ATI/AMD is demolishing nVidia in all price segments on performance and power efficiency... and image quality.
  • -2 Hide
    alidan , February 2, 2011 5:34 AM
    killerclickATI/AMD is demolishing nVidia in all price segments on performance and power efficiency... and image quality.


    i thought they were loosing, not by enough to call it a loss, but not as good and the latest nvidia refreshes. but i got a 5770 due to its power consumption, i didn't have to swap out my psu to put it in and that was the deciding factor for me.
  • 3 Hide
    haplo602 , February 2, 2011 5:40 AM
    this made me lol ...

    1. cadence tests ... why do you marginalise the 2:2 cadence ? these cards are not US exclusive. The rest of the world has the same requirements for picture quality.

    2. skin tone correction: I see this as an error on the part of the card to even include this. why are you correcting something that the video creator wanted to be as it is ? I mean the movie is checked by video profesionals for anything they don't want there. not completely correct skin tones are part of the product by design. this test should not even exist.

    3. dynamic contrast: cannot help it, but the example scene with the cats had blown higlights on my laptopt LCD in the "correct" part. how can you judge that if the constraint is the display device and not the GPU itself ? after all you can output on a 6-bit LCD or on a 10-bit LCD. the card does not have to know that ...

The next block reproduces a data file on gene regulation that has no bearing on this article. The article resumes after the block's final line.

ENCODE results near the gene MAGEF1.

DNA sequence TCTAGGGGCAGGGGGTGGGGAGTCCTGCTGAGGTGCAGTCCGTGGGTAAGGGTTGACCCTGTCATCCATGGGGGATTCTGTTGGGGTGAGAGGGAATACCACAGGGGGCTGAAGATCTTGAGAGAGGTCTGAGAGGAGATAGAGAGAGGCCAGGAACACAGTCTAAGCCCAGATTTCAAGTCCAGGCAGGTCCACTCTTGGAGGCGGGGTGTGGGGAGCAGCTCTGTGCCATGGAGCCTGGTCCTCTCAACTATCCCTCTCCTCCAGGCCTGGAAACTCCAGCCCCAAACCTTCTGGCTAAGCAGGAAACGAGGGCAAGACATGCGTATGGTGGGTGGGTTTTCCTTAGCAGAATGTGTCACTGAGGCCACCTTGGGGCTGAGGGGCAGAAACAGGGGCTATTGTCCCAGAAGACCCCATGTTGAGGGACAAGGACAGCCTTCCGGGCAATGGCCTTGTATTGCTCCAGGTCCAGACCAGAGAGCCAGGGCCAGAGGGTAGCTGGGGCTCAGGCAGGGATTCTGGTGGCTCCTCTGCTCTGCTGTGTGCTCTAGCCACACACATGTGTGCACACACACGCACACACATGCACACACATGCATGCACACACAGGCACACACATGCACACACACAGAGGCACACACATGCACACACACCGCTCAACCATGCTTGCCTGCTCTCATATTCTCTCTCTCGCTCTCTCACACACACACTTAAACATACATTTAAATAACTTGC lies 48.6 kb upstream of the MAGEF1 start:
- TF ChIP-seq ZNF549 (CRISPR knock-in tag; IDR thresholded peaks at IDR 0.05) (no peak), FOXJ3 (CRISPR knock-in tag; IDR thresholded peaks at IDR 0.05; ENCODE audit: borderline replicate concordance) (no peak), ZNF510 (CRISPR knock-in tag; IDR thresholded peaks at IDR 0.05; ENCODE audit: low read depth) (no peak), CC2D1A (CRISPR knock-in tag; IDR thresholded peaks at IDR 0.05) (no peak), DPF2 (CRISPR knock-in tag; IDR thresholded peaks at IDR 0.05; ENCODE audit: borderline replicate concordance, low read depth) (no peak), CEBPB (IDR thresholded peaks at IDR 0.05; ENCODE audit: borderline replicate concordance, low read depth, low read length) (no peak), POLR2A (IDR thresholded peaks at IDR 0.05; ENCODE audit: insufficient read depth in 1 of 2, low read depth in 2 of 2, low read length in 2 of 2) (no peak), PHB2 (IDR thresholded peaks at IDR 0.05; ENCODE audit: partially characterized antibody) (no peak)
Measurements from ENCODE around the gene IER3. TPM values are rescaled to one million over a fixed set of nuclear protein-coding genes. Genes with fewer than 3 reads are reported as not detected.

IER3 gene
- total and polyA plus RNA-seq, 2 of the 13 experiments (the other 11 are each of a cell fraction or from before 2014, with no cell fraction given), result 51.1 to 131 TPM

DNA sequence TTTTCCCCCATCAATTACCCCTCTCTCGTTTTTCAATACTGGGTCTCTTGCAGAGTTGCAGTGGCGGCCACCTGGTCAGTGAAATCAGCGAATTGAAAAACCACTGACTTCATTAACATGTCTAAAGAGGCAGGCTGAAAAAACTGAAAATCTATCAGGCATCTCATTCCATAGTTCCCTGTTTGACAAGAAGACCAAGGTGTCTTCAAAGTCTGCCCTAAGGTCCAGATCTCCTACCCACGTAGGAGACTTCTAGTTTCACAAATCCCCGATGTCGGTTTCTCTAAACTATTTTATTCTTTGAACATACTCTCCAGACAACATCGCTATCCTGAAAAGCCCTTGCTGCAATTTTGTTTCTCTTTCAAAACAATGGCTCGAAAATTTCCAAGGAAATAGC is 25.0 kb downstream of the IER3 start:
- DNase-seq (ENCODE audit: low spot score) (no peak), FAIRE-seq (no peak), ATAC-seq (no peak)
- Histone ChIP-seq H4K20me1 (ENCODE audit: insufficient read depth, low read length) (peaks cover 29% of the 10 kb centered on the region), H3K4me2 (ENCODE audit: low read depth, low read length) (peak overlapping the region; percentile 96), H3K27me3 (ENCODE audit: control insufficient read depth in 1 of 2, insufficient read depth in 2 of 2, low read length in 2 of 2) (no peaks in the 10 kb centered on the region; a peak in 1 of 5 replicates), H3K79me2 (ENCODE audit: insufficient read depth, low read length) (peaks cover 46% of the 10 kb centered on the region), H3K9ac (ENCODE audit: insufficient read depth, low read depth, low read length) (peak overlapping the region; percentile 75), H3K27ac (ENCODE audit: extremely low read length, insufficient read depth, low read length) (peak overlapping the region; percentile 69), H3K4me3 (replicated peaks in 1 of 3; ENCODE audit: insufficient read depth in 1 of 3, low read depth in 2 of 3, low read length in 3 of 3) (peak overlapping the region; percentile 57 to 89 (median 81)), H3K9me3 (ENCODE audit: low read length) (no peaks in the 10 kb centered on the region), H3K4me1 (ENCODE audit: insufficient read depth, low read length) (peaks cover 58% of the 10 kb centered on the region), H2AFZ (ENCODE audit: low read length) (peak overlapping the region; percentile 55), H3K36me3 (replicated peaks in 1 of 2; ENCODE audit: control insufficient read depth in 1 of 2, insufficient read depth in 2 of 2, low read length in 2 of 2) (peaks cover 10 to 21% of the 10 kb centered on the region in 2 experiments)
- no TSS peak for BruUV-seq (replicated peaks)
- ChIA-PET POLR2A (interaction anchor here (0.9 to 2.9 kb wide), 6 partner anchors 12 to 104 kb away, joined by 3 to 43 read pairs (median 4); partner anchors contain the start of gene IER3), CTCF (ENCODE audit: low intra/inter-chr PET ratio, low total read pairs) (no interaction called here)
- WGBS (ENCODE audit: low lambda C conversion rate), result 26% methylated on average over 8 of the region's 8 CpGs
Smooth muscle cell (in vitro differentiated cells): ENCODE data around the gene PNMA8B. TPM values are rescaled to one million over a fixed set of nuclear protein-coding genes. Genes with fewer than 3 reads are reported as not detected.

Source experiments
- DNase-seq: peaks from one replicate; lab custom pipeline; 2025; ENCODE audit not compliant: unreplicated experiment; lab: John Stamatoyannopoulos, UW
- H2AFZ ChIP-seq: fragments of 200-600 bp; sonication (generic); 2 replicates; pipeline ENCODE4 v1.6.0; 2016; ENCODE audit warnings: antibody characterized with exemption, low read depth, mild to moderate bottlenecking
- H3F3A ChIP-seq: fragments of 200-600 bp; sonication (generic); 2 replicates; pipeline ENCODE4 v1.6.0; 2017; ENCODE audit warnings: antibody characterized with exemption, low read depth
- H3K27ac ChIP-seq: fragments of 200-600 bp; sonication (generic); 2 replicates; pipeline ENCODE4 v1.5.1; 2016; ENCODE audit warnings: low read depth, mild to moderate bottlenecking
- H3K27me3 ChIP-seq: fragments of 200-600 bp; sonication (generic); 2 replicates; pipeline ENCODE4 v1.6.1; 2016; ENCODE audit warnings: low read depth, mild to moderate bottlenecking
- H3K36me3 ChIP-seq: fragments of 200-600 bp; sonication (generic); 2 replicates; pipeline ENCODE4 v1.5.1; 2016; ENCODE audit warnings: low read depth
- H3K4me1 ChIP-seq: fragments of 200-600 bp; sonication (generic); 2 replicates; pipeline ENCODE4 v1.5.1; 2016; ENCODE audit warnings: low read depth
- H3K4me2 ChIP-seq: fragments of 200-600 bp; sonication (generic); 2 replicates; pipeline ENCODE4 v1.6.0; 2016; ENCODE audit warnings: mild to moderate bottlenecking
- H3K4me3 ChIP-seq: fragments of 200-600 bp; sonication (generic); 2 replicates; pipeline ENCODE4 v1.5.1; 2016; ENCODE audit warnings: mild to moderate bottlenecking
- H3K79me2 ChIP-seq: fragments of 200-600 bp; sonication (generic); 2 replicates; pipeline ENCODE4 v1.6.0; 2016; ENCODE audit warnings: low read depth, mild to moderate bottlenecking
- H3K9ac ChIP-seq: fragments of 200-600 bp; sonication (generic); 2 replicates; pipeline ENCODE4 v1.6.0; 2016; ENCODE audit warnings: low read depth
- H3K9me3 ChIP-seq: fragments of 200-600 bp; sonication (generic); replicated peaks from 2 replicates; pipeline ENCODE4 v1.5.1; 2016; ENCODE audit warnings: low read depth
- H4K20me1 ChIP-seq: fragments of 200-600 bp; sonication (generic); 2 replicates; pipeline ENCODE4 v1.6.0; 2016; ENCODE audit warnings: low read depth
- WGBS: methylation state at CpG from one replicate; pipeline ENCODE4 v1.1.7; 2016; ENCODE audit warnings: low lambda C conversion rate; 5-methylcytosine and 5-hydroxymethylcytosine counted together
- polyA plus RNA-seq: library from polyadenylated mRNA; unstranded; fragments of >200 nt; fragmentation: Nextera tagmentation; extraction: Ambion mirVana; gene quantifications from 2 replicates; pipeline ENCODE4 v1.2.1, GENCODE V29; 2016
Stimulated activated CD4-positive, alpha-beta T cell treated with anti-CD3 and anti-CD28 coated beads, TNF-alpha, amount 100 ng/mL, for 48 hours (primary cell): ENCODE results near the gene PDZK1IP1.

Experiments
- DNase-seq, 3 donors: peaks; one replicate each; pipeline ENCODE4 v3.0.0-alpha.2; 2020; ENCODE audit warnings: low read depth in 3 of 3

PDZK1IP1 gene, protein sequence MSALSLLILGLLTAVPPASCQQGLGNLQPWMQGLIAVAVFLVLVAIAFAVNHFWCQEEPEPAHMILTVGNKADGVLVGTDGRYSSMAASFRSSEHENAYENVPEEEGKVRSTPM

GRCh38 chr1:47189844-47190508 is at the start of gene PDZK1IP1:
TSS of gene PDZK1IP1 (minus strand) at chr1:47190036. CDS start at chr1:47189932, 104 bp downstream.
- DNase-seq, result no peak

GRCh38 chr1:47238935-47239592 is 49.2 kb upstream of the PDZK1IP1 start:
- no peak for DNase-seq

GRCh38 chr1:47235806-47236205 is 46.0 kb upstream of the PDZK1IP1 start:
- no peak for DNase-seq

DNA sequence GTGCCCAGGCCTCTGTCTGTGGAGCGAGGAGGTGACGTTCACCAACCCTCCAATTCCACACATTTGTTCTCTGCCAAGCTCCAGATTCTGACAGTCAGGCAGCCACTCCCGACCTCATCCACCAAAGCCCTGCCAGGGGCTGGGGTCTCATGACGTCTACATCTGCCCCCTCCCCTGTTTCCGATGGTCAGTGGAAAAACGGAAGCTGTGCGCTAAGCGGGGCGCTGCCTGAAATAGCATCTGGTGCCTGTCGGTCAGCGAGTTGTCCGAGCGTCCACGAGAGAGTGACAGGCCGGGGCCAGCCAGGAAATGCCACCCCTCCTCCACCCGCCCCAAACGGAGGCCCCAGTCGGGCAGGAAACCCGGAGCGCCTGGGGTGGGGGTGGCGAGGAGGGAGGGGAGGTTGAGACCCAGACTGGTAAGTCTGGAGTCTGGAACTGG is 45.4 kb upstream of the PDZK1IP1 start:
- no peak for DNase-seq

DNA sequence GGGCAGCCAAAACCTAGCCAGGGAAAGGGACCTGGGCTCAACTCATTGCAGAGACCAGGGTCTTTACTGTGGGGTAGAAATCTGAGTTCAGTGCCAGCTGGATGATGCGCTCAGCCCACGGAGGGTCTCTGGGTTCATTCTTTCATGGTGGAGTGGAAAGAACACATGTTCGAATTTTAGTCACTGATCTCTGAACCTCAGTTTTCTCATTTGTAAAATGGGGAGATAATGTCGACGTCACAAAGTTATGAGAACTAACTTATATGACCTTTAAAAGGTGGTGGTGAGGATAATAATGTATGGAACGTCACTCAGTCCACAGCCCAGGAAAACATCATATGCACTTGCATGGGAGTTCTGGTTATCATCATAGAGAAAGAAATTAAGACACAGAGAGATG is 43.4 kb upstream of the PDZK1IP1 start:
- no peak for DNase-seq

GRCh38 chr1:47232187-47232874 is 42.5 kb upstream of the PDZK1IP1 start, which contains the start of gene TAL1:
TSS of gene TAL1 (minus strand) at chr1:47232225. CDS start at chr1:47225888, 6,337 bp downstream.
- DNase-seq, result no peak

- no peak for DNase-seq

• 4 Hide
    mitch074 , February 2, 2011 5:43 AM
    "obscure" cadence detection? Oh, of course... Nevermind that a few countries do use PAL and its 50Hz cadence on movies, and that it's frustrating to those few people who watch movies outside of the Pacific zone... As in, Europe, Africa, and parts of Asia up to and including mainland China.

    It's only worth more than half the world population, after all.
  • 1 Hide
    cleeve , February 2, 2011 5:54 AM
    mitch074"obscure" cadence detection? Oh, of course... Nevermind that a few countries do use PAL and its 50Hz cadence on movies...


    You misunderstand the text, I think.